Da Nang and Ho Chi Minh City should develop industries involving the creative arts and culture, suggested UNESCO experts at a seminar in Hanoi July 18.
The seminar, which focused on developing new financial mechanisms and legal frameworks for the cultural industries in Vietnam, came as part of a UNESCO effort to promote and encourage investment in cultural industries, including movies, music, fashion, and the performing arts.
Policy makers, researchers, culturists, cultural managers and two UNESCO researchers, William Codjo from Benin and Dr. Tom Fleming from England, participated in the one-day event.
"Cultural industries are well-developed in some Asian countries, [but] it entirely stops in Vietnam," said Fleming. "If the situation is maintained, Vietnam would lose the market [to other countries] in five or ten years."
The researcher, who is an adviser and strategist on cultural policy, first came to Vietnam in April to research cultural management and implement UNESCO's convention on the protection and promotion of the diversity of cultural expressions in the country.
Hoi An, for instance, Fleming said, is the most developed locality in Vietnam in terms of the traditional culture trade, but most souvenir shops in the town offer monotonous products that do not meet the various needs of tourists.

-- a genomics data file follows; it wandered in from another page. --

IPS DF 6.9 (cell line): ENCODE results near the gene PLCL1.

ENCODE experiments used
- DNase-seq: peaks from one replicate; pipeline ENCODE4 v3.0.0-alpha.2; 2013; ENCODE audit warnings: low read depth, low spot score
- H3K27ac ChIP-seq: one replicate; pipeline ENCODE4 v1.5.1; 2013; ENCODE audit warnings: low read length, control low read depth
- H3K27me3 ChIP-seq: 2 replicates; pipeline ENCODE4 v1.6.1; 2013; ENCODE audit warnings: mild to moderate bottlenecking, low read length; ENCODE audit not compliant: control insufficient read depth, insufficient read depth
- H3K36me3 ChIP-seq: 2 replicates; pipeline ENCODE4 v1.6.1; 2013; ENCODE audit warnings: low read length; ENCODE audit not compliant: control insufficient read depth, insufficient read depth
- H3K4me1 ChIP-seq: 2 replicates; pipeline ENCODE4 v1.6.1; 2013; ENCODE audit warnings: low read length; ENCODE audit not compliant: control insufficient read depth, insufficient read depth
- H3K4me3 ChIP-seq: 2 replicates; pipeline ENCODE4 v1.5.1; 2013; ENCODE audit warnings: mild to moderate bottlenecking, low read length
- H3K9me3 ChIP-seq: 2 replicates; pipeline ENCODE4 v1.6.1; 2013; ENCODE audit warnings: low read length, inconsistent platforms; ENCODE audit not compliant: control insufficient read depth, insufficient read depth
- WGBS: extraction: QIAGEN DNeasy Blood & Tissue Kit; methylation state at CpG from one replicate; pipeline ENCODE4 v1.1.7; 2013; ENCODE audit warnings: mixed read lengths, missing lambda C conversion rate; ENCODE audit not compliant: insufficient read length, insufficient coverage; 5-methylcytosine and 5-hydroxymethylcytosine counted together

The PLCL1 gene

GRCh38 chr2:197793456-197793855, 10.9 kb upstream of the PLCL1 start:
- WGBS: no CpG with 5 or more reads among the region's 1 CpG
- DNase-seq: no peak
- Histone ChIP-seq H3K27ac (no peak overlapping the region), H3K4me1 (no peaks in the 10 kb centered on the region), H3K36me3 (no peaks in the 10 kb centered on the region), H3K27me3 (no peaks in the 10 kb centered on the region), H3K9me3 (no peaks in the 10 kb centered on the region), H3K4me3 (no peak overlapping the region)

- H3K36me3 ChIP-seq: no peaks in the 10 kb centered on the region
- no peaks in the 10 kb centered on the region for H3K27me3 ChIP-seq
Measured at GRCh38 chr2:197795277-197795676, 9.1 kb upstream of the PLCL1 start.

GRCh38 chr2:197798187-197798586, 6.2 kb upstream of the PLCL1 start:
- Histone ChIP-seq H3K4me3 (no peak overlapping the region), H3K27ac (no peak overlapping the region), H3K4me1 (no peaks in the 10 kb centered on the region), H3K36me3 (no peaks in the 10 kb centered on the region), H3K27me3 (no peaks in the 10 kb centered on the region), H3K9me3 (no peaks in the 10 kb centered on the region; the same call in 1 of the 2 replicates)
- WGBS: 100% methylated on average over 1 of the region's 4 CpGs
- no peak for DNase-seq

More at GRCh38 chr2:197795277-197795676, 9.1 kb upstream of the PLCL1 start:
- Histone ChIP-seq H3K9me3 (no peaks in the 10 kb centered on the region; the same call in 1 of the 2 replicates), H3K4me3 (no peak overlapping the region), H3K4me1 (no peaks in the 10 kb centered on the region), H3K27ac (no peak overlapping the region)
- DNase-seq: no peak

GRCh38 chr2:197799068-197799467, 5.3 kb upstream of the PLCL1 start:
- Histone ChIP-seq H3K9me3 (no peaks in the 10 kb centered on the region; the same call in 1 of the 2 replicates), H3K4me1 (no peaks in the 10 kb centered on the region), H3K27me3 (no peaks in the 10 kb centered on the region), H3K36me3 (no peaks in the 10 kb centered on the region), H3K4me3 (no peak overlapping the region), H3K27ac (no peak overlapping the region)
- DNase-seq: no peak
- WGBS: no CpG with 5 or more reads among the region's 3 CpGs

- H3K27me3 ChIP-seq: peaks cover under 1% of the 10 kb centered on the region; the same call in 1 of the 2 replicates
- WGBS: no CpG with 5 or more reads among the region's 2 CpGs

In addition to suggesting administrative procedures be simplified to encourage investment and financing, the UNESCO experts also recommend that Vietnam establish "creative cities" to stimulate new approaches and business strategies in cultural industries.
Like special economic zones, a "creative city" consists of several cultural industrial parks specializing in arts, traditional culture, and crafts, said promotional material about the seminar.
Thanks to special policies in investment and planning, such cities have great potential to develop together as well as provide human resources and spur consumption, according to the promotional material.
Unlike Hong Kong, Shanghai, and Singapore, there is no such model in Vietnam, UNESCO argues.
Recently, Los Angeles-based Galileo Investment Group proposed investing $11.4 billion to build a "creative city" along the Ba River in the central province of Phu Yen, however, the province has withdrawn the investment license after the company failed to implement its plans on schedule.
The concept of "˜Creative Cities' is based on the belief that culture can play an important role in urban renewal, according to UNESCO.
UNESCO believes that as creative industries contribute to a city's social fabric, cultural diversity and enhance the quality of life, it also strengthens a sense of community and helps define a shared identity.
The concept was introduced by urbanist Charles Landry in the late 1980s and has since become a global movement reflecting a new planning paradigm for cities and promoted by UNESCO together with the organization's Creative Cities Network, according to promotional material from the event.
The Creative Cities Network connects cities who want to share experiences, ideas and best practices for cultural, social and economic development, according to the promotional material.